My dyed textiles have developed in different directions. The original found textiles becoming a larger conversation in a formal, almost museum like presentation. Silk with printed text and images exploring the social exchange of food in my family. Histories presented on items that could pass as tourist merchandise. Continue reading →
Anansi invited me to his house for dinner
a tired table cloth,
patched and worn, suspended between the trees.
we dined on mangoes and pears
that fell to his web.
on silken woven threads,
I clumsily trying not to slip
from the table
precariously perched between the trees.
Conversations with My Grandmothers was not only my UBC grad piece it was the beginning of my career as a textile artist and has become what I identify as my signature piece. This post provides some back ground into the process and internal conversation of the piece long with images of some of the individual panels. Continue reading →
It came to me in a blurred flash as I lay in bed; one of those fully formed but slightly distant insights as I was on the verge of sleep. “Don’t forget this. Remember this when you wake up … The colour of rice and peas…the beans staining the rice…that beautiful brown… Can it be recreated on fabrics dyed with red beans? Can I get the direct trace of the food on fabric?” Rarely do I retain these thoughts, but this one stayed with me, this one changed the direction of my work; changed my entire practice. It grew and grew, and still it grows and develops, evolves, changes me. Continue reading →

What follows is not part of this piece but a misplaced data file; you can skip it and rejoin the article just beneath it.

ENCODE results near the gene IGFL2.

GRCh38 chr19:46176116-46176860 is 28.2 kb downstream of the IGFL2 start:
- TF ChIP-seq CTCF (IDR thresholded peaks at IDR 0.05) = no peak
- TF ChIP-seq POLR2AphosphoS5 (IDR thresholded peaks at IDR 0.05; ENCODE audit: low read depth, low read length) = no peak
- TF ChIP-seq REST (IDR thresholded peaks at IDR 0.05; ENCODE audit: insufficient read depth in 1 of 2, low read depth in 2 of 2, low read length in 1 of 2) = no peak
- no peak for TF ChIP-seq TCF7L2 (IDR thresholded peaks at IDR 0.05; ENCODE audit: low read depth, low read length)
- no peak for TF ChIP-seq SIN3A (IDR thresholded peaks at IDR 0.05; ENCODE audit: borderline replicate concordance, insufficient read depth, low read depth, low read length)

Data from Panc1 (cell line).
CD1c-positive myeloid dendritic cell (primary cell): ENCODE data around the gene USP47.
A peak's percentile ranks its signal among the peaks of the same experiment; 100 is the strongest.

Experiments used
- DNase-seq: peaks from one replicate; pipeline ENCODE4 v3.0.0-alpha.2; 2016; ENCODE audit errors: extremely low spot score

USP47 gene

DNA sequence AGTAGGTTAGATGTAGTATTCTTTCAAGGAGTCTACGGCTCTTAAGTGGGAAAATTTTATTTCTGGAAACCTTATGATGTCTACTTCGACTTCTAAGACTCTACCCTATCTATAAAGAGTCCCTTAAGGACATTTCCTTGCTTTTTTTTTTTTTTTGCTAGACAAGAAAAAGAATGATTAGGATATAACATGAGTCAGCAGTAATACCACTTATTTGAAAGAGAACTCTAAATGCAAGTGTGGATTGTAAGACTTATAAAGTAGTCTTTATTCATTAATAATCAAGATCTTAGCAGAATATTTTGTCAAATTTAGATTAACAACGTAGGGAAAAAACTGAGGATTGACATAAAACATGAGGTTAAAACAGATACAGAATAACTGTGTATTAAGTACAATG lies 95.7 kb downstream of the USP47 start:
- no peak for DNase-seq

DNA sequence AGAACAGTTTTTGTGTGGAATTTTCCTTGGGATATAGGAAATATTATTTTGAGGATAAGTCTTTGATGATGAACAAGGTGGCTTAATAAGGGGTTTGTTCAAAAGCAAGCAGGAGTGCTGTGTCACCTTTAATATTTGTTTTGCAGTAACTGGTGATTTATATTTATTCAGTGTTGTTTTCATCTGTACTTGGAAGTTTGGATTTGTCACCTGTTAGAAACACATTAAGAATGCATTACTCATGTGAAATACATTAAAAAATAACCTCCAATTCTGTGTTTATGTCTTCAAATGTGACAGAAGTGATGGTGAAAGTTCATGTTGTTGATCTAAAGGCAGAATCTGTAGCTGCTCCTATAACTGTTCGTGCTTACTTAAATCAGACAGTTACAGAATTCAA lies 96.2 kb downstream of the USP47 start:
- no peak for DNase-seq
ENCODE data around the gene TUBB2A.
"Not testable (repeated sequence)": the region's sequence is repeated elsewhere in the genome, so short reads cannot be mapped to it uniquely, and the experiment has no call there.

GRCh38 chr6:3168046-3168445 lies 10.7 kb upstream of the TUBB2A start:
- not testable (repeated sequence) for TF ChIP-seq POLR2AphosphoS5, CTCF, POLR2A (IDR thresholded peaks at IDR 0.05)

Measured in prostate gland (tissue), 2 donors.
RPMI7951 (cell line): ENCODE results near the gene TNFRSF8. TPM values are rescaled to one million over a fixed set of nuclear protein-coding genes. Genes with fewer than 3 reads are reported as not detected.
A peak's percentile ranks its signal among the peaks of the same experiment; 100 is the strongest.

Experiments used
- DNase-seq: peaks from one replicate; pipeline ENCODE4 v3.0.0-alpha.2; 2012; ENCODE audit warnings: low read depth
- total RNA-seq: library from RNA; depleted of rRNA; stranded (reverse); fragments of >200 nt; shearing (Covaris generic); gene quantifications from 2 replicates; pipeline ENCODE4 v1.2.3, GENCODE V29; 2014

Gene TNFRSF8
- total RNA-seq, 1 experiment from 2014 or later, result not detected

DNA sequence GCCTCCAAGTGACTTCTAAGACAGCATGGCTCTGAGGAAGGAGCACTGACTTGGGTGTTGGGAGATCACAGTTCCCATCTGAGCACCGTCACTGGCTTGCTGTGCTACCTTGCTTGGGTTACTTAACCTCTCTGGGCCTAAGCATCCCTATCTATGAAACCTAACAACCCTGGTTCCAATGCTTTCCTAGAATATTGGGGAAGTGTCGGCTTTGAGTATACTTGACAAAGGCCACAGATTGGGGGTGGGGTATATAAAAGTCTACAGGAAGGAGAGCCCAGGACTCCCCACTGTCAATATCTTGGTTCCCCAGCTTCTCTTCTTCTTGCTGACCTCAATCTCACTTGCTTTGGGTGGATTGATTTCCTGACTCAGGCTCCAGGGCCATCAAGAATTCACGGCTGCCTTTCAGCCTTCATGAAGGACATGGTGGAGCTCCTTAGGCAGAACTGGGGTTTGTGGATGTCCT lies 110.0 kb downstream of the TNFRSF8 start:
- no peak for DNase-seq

Natural dyes are at the heart and soul of my textiles work. While most of the dye stuff I use can be found in my pantry, when I’m not using food Logwood is a favorite. I gravitate towards food as dye stuff for conceptual reasons; dyeing the textiles of my European ancestry with Jamaican foods. As a highly coveted and pirated dye during the days of colonial trade in the West Indies, logwood brings another layer to the history I infuse my works with.
Natural dyes challenge my understanding of colour. As a painter one learns how to combine pigments to create hues and colours, these are the same rules we all learnt as children. Red and yellow make orange, green is made from mixing yellow and blue. Natural dyes stain fiber through chemical reactions and have nothing to do with the painter’s colour rules. Dark purple onions produce the most beautiful pale, golden-yellow I have ever seen. Adding iron will darken and dull a dye bath to make rich greys and blacks.
Using the concepts of colour as chemical reaction I painted light washes of logwood over a canvas scrap and let the dye and fiber determine the colour. As the fabric was not treated the piece gradually fades even when kept out of direct light. This constant flux fascinates me. The piece constantly changes. I like to think of the piece as moving through time at warp speed, experiencing a rapid version of the natural fading all textiles and fibers go through.